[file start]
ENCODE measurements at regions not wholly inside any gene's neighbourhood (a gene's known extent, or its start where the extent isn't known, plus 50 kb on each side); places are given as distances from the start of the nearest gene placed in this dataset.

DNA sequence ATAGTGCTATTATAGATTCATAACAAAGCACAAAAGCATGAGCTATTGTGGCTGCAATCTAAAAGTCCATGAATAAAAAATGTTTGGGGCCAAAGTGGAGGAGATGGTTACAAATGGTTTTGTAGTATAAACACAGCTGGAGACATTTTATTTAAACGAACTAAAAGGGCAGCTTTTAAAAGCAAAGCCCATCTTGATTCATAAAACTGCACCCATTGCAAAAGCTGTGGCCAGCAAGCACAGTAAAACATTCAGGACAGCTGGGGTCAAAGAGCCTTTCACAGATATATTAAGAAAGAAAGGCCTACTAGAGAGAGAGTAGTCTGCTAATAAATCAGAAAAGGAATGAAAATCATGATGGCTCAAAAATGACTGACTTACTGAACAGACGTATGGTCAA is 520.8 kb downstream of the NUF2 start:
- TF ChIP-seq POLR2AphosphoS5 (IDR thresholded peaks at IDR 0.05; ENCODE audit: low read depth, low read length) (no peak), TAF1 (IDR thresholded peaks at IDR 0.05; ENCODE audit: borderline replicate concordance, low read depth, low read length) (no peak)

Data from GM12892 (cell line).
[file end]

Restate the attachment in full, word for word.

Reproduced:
ENCODE measurements at regions not wholly inside any gene's neighbourhood (a gene's known extent, or its start where the extent isn't known, plus 50 kb on each side); places are given as distances from the start of the nearest gene placed in this dataset.

DNA sequence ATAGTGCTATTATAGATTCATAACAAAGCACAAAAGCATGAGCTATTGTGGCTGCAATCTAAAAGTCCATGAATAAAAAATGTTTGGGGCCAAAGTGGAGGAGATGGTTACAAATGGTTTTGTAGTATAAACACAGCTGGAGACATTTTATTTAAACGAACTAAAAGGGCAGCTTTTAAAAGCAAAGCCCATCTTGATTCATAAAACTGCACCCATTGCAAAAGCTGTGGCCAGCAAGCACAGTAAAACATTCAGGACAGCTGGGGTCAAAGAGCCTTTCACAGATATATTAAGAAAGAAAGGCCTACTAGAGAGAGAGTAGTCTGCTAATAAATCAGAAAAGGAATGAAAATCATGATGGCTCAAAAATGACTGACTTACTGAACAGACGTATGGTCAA is 520.8 kb downstream of the NUF2 start:
- TF ChIP-seq POLR2AphosphoS5 (IDR thresholded peaks at IDR 0.05; ENCODE audit: low read depth, low read length) (no peak), TAF1 (IDR thresholded peaks at IDR 0.05; ENCODE audit: borderline replicate concordance, low read depth, low read length) (no peak)

Data from GM12892 (cell line).